Afghanistan’s ex-president Karzai; “Washington feeds hands that kill American, Afghan soldiers”
An interview by Susanne Koelbl-Hamid Karzai was the first democratically elected President of the Islamic Republic of Afghanistan. The Pashtun ruled the war-shattered country after the US-led invasion of December 2001 for 13 years. The 60-year-old still has significant influence, especially among the tribes in southern Afghanistan.
In an interview with SPIEGEL ONLINE Karzai draws a bleak picture of the situation in his home country. The number of extremists is steadily increasing and neighboring countries are using the country as a venue for their geopolitical power struggles. The ex-president accuses the US in particular of being too lenient towards Pakistan, the main supporter of the Taliban. On the other hand, Karzai finds words of praise for Germany’s role.
His political future is open to the former head of state. He does not rule out a candidacy for the presidential elections next year.
Read the full interview with Hamid Karzai here:
SPIEGEL ONLINE: The war in Afghanistan is lost from the West’s point of view, yet it does not end. Why?
Hamid Karzai: At first we were successful after the tragedy of the attack on the World Trade Center in New York in 2001. The Taliban were expelled, the women were given back their rights, institutions were built up. But then it went terribly wrong. So many lives have been destroyed. The number of extremists has increased many times over. The “Islamic State” is now also operating in Afghanistan. We failed. But that’s hard to explain to people in America or Germany – after all the sacrifices they made.
SPIEGEL ONLINE : What follows from the bitter realization?
Karzai: The only salvation against the war is a political solution. A peace that really involves all, including the Taliban. We must all come together, we need a new agreement. At first we had all the neighbors of Afghanistan on board, plus the West, Russia, China, Saudi Arabia, Iran. This unit was the key to success. Now all these countries have become rivals. They try to harm each other in Afghanistan. The price is paid by the Afghans.
SPIEGEL ONLINE: Do you have a solution?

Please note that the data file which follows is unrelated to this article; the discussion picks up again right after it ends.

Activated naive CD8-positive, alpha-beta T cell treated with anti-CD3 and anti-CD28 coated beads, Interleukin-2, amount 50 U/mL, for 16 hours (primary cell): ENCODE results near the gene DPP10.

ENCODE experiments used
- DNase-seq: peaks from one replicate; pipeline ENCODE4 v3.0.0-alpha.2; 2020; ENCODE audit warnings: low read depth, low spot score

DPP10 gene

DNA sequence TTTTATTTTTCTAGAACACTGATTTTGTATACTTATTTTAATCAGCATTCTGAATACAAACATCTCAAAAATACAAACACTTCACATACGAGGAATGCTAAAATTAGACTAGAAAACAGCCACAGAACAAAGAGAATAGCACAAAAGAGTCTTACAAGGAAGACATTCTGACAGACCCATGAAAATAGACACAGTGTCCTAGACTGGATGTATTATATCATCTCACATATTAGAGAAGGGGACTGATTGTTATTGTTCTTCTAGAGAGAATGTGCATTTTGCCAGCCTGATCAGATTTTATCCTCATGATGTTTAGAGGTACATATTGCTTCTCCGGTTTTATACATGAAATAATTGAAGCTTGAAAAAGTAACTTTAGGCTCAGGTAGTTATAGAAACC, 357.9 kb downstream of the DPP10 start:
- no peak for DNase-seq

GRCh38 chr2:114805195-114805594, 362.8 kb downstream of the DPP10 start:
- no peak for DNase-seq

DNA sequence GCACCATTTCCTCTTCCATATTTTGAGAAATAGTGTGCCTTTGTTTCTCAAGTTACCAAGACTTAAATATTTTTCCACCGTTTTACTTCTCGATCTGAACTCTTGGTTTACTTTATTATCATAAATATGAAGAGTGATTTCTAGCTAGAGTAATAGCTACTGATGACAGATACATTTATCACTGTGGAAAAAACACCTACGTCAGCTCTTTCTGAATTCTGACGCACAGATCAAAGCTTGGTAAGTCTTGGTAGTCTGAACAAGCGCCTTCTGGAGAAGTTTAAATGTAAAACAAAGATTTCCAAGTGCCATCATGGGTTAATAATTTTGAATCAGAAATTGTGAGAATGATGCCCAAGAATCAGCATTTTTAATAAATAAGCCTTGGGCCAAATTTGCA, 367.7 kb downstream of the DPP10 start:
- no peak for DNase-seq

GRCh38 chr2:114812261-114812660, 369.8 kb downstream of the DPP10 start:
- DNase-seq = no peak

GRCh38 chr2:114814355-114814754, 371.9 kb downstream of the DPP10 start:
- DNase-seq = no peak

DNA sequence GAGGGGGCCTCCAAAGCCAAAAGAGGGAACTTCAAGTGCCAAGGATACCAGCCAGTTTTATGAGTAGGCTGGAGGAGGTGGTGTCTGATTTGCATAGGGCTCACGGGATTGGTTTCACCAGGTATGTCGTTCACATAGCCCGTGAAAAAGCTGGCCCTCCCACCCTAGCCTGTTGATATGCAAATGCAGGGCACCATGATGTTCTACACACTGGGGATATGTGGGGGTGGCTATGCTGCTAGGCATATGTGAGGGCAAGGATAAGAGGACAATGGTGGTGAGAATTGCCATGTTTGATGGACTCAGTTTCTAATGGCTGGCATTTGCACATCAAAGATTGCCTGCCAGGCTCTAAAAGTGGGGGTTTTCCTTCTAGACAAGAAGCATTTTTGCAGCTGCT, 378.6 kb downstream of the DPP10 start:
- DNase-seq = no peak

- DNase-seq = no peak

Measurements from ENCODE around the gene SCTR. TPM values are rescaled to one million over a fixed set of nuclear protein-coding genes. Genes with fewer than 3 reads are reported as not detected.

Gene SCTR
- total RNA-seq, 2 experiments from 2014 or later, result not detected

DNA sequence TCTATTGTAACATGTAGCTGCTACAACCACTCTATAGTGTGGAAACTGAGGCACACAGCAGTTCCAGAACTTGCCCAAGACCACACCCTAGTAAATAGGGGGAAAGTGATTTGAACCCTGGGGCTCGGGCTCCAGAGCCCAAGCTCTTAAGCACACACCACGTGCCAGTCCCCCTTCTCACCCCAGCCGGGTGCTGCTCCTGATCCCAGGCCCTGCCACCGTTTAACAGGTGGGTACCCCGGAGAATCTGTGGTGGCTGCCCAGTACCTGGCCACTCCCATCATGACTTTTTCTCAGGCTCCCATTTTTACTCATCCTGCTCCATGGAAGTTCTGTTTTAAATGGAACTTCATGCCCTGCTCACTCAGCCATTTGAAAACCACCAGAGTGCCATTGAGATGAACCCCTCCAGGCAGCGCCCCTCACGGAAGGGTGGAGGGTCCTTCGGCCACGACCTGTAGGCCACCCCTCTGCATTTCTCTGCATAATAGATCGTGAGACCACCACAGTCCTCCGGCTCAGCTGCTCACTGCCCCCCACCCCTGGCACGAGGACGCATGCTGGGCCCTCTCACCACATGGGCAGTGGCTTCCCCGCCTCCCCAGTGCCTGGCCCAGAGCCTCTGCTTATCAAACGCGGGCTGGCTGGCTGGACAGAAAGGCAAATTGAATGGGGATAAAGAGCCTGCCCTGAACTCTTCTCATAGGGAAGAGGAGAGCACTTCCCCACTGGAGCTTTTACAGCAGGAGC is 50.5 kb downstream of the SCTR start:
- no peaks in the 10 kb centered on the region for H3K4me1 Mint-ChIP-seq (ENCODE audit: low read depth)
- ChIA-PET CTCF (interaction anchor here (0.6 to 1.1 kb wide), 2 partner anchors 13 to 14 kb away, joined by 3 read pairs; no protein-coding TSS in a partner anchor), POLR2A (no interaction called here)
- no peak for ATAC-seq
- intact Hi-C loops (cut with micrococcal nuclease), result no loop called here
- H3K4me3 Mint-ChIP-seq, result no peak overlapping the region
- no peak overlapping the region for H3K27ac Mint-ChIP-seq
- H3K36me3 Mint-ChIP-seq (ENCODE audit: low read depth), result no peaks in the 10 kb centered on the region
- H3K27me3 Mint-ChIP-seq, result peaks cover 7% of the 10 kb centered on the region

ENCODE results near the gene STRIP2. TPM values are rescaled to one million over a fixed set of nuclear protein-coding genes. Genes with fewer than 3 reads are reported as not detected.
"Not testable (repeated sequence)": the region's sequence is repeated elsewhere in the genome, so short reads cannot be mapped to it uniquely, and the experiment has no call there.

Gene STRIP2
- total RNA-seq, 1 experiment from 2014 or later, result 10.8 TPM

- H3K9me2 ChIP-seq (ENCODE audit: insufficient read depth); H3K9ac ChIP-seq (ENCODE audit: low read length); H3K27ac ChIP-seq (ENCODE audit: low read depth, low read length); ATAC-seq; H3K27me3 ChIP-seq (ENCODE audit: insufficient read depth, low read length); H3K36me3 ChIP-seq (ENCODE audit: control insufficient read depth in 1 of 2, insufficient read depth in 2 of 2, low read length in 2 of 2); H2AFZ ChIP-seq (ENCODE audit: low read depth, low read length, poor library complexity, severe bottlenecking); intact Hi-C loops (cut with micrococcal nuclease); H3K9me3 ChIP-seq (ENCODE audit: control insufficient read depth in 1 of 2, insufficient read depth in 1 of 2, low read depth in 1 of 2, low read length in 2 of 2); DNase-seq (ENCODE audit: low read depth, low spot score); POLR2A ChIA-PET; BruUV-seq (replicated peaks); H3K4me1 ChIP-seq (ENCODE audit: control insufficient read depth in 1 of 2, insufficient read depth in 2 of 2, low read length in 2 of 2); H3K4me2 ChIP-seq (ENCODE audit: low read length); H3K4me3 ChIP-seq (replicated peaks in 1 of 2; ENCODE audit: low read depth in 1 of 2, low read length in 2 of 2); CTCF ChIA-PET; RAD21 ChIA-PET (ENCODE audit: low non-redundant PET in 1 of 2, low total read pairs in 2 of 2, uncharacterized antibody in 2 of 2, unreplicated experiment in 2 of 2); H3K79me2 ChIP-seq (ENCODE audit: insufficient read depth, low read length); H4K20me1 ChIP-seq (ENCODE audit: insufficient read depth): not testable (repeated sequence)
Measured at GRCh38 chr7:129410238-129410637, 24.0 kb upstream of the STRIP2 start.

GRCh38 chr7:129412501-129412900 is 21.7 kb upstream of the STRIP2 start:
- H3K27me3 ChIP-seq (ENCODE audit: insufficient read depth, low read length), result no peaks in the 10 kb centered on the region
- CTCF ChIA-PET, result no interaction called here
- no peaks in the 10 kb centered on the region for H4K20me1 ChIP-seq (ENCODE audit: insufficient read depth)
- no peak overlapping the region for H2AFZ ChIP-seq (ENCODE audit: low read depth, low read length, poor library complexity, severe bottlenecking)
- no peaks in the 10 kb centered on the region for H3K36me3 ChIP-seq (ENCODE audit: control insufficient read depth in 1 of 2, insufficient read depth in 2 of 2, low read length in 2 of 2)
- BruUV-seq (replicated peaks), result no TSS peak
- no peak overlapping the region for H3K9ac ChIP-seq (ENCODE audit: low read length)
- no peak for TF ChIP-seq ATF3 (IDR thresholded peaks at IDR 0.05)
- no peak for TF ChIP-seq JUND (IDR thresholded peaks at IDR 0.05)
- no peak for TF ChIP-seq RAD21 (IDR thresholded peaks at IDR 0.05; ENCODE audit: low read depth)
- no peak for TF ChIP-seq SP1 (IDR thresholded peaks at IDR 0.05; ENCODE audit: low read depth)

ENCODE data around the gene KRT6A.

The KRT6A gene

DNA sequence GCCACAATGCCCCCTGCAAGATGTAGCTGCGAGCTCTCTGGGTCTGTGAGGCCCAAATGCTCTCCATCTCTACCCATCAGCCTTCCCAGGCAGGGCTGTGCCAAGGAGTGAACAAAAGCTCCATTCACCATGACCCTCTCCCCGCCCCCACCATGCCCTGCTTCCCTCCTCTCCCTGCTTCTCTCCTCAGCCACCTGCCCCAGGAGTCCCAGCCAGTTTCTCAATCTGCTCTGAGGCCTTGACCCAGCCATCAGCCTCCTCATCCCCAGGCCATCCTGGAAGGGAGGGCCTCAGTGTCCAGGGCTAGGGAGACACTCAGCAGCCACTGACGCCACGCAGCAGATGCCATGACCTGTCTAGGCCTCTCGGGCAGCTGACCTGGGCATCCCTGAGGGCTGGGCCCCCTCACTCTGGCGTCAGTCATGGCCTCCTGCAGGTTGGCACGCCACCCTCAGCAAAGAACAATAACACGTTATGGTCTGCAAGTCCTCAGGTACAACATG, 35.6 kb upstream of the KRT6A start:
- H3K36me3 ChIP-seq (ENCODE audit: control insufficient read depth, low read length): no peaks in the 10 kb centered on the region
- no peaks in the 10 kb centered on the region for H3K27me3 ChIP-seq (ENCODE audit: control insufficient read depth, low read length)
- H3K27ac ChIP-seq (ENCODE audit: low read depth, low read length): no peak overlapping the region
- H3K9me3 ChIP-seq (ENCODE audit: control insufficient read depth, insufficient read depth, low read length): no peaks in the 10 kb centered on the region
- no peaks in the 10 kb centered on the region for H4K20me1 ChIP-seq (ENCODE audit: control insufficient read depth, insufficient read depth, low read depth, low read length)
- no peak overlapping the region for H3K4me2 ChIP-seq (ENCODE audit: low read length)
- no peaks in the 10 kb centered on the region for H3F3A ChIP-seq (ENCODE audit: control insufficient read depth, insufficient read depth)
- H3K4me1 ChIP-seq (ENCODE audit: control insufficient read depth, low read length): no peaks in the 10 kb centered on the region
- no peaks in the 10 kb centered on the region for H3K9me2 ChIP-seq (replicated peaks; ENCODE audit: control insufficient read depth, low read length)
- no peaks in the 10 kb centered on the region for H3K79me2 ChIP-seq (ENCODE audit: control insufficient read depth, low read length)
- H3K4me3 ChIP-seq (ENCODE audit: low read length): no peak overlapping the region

Karzai: The irony of the story is that the US has always known that the Taliban have their safe havens in Pakistan. Nevertheless, they supported the Pakistani army with billions of dollars, to this day.
SPIEGEL ONLINE: Pakistan is officially an Allied of West.
Karzai: The Americans feed the hand that kills their and our soldiers and countless Afghan civilians. I never understood that and was very upset. The Americans are completely fixated on Afghanistan as a combat area. That was and is a mistake and should be corrected. The US should not be an enemy of Pakistan, but act according to the realities.
SPIEGEL ONLINE: Pakistan is Afghanistan’s direct neighbor, you share a 2,430-kilometer border. Can your country ever make peace with Pakistan and vice versa?
Karzai: We need to give the government in Pakistan security that Afghanistan will not be used against them. Conversely, Pakistan should not abuse Afghanistan as a strategic hinterland against other countries. In return, Pakistan would receive the guaranteed support of the entire neighborhood. That’s what the plan might look like. Perhaps Afghanistan should even strive for a strictly neutral status, like Switzerland or our neighbor Turkmenistan.
SPIEGEL ONLINE: Ever since the Taliban raided Kunduz in 2015, most Germans believe that Afghanistan is a hopeless case. The construction work of over ten years was destroyed in a few days.
Karzai: But that’s not your mistake. You Germans have done your part, only the overall framework in Afghanistan did not fit. The Germans are perceived very positively by the Afghans today. The German contributions were enormously important, the economic benefits, the police training, the political impulses.
SPIEGEL Online: Their relationship with the Americans, on the other hand, is deeply shattered. A few days ago, the US Ambassador in Kabul, John Bass, came to you in surprise. Can you imagine working with President Donald Trump?
Karzai : Absolutely, like any other US government. My argument with the Americans is all about how they wage this war. If they change their approach, we can be the best allies.
SPIEGEL ONLINE: In May 2019, Afghanistan will be elected. Are you against President Ashraf Ghani?
Karzai: I was a democratically elected president and I do not want to pollute this heritage. The Afghan constitution allows only two legislative periods.
SPIEGEL ONLINE: Some lawyers interpret the constitution in such a way that a president after two legislative periods only has to suspend once and then start again.
Karzai: If there is no other solution and the political camps agree, I would not miss the challenge.
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